Chief Justice John G. Roberts accused the majority of “stealing this issue from the people.” Associate Justice Antonin Scalia said the “pretentious” majority opinion exceeded the bounds of the 14th Amendment, and he called the ruling a “judicial Putsch.”
Both Feldman and Klarman saw a dark side to the tone of the dissents, and to the close vote. Brown and Loving were decided by 9-0 majority rulings, said Feldman, a fact that he said stands in “tragic contrast” to the split decision in Obergefell v. Hodges. “Today’s gay rights opinion went 5-4, with each of the court’s conservative judges writing a dissent of his own,” he said. “Eventually, legal equality for gay people will seem just as automatic and natural as legal equality for blacks. But history will recall that when decided, Obergefell didn’t reflect national consensus, much less the consensus of the court itself.”
Polls show that about two-thirds of Americans favor marriage equality. On the eve of the decision, 37 states already recognized gay marriage. Massachusetts led the way with a 2003 ruling. Writing the majority opinion was Massachusetts Supreme Judicial Court Chief Justice Margaret Marshall, who is now a senior research fellow and lecturer at Harvard Law School.
As for Friday’s ruling, “I doubt American democracy is greatly threatened by a decision allowing people who love each other to get married,” said Klarman, “and especially not when 60 percent of Americans support that decision.”
The high court dissents reflected an argument that was mildly and logically outlined in “Modern Liberty and the Limits of Government” (2007) by Charles Fried, Harvard’s Beneficial Professor of Law and a former solicitor general of the United States (1985-1989). There is a difference, he wrote, “between courts in the name of liberty protecting gays from prosecution and persecution no matter what the population feels about them, and requiring this extension of the institution of marriage.”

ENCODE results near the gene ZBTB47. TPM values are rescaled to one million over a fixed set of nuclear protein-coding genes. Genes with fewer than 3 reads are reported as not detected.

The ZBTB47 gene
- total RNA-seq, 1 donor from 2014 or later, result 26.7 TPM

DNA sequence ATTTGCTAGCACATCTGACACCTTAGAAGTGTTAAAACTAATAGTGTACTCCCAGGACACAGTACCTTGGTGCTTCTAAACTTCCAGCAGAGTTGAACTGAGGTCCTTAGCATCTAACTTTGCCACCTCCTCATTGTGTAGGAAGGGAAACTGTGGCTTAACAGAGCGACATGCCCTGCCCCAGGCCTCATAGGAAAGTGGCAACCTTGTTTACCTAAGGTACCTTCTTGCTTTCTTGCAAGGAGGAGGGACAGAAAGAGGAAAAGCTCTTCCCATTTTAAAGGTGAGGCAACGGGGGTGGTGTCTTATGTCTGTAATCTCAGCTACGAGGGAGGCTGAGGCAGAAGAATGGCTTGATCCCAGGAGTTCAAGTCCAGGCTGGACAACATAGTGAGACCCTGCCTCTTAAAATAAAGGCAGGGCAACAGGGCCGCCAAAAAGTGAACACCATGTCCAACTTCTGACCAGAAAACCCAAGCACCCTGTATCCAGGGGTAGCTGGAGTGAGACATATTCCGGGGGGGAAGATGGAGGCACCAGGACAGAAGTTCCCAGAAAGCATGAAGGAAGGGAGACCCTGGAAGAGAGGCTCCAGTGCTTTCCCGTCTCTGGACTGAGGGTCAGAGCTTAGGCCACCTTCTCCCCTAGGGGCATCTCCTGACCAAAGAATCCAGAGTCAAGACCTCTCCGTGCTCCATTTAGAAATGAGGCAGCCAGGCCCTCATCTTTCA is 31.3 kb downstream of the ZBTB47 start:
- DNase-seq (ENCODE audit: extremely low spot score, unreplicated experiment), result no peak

The spirited dissents roused Klarman, who once clerked for Associate Justice Ruth Bader Ginsburg, before she moved to the Supreme Court. Ginsburg voted with the majority. “These are extraordinary statements from justices who refuse to allow democratic decision-making to triumph on a huge range of issues,” Klarman wrote in the email, “from campaign finance reform, to gun control, to race-based affirmative action, to actions by local school boards to foster racial integration in schools, to federal statutes protecting the voting rights of racial minorities.”
Though the Obergefell decision institutionalizes gay marriage in the legal arena, there are plenty of cultural hurdles ahead.
Mark D. Jordan, the Andrew W. Mellon Professor of Christian Thought at Harvard Divinity School, called the decision “momentous” and emotional, particularly for same-sex couples because the decision provides a broader sense of social acceptance. “It is a historic day,” he said. “This is a big decision.” But the rapid spread of same-sex marriage’s legal acceptance has not been mirrored in most religious communities, added Jordan, who has written on the subject’s religious aspects.